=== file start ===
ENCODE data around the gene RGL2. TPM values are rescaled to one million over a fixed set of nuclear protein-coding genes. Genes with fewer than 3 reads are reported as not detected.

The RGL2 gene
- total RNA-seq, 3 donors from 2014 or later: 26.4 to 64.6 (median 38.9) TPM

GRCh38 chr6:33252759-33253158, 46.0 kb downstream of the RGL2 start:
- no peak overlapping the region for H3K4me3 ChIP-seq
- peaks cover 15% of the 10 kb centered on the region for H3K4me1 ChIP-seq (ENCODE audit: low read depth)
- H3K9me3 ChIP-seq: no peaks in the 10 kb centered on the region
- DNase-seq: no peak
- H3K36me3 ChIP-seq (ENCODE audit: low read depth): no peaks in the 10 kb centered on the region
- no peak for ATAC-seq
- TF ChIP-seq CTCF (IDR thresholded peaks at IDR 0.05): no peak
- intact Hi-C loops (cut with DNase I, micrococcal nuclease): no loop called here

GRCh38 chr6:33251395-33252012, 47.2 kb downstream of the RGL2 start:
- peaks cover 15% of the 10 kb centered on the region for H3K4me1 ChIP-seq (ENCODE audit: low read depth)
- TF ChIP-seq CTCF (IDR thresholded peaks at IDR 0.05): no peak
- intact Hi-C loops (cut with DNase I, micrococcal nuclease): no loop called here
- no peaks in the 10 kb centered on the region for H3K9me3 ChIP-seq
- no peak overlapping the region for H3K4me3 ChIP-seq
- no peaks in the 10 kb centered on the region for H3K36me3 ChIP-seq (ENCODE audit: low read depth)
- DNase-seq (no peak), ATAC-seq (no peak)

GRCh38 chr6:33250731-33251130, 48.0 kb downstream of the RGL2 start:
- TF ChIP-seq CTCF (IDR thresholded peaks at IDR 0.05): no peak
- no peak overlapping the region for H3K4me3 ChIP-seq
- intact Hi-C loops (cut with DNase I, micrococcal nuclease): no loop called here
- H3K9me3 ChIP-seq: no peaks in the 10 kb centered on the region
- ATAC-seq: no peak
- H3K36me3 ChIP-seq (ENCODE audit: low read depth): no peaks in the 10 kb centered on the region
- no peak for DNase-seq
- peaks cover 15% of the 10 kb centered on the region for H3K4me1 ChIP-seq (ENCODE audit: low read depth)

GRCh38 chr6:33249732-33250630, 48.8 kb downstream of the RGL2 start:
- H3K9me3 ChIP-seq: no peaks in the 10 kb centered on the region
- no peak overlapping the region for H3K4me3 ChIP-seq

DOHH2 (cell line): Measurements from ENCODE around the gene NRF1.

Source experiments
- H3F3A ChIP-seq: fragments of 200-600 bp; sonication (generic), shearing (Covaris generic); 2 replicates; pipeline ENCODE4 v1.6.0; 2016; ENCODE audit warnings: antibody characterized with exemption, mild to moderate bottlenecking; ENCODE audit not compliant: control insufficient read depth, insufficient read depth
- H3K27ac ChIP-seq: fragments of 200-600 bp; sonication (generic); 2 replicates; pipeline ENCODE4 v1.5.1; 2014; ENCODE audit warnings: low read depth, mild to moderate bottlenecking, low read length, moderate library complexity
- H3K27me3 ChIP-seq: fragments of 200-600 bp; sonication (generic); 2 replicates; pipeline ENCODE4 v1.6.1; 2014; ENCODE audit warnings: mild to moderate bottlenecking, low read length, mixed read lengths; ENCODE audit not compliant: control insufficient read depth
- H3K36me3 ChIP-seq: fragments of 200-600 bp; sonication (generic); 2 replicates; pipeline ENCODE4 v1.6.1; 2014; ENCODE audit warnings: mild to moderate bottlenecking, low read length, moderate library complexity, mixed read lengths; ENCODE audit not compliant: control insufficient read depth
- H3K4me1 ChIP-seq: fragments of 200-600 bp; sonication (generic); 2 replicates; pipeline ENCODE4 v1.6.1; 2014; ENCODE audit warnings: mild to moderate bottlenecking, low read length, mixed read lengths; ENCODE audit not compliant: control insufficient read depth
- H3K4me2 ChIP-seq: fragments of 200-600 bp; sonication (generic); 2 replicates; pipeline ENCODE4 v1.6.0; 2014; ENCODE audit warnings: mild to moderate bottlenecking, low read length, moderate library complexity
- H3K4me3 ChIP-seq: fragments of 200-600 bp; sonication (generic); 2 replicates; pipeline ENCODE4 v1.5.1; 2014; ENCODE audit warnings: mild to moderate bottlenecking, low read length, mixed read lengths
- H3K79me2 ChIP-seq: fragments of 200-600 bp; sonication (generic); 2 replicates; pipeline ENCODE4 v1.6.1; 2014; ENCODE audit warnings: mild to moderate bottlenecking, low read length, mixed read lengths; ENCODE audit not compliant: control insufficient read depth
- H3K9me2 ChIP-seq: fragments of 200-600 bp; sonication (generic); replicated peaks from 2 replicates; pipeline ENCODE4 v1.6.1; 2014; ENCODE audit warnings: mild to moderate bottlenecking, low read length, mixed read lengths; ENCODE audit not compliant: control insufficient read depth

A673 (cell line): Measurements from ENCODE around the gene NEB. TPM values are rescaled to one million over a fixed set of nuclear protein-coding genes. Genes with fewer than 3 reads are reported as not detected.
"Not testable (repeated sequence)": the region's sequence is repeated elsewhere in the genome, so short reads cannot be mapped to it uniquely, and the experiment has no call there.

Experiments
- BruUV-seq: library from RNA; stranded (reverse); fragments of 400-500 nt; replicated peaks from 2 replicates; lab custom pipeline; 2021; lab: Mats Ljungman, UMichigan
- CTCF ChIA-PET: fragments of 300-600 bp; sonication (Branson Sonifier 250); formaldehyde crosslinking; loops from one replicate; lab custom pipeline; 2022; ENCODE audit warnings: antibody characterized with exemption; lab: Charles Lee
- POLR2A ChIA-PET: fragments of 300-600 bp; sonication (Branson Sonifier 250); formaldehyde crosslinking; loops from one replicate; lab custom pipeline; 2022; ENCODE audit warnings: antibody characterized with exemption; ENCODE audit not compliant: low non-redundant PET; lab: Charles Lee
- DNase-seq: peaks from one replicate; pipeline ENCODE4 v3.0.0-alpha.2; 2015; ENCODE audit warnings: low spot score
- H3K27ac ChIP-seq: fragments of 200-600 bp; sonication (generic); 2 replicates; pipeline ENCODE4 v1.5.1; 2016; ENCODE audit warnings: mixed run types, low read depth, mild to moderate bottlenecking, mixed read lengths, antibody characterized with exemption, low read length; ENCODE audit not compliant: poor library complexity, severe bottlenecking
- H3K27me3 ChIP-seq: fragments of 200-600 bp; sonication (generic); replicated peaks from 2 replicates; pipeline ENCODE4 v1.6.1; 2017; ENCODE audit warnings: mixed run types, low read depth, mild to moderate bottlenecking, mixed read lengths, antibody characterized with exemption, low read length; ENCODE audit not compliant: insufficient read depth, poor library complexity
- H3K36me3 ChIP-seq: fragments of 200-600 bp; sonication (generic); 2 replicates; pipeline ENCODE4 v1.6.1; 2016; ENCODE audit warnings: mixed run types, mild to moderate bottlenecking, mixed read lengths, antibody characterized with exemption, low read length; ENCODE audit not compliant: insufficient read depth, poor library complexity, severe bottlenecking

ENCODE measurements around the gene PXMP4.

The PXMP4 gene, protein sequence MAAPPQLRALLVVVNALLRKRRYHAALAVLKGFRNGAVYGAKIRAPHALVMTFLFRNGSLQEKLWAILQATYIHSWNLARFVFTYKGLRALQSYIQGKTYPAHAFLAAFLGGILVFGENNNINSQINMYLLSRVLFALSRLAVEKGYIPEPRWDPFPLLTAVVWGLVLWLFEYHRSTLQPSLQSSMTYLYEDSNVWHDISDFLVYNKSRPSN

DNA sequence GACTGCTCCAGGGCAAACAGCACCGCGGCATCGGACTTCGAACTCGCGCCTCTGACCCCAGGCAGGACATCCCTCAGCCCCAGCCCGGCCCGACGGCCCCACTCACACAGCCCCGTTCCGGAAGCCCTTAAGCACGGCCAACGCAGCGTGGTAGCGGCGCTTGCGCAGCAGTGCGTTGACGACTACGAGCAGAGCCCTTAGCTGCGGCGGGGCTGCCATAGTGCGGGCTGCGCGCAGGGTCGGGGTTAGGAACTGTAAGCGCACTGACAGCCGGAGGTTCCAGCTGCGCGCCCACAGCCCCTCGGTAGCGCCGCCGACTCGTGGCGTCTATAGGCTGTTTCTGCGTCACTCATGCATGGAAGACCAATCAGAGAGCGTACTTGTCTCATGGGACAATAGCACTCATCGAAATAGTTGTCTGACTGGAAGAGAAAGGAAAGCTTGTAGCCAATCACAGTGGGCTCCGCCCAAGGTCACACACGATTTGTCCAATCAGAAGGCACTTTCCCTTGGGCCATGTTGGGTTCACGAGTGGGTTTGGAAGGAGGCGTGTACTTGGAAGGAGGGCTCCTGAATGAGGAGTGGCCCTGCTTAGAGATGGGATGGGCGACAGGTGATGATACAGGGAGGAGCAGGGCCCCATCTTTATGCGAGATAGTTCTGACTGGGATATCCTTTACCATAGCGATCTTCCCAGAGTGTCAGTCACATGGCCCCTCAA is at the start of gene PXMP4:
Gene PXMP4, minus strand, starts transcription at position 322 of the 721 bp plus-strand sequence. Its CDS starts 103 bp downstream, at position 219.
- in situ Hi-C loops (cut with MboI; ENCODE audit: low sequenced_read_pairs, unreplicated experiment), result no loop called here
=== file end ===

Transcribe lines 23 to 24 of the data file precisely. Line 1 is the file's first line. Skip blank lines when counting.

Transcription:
- no peak overlapping the region for H3K4me3 ChIP-seq
- intact Hi-C loops (cut with DNase I, micrococcal nuclease): no loop called here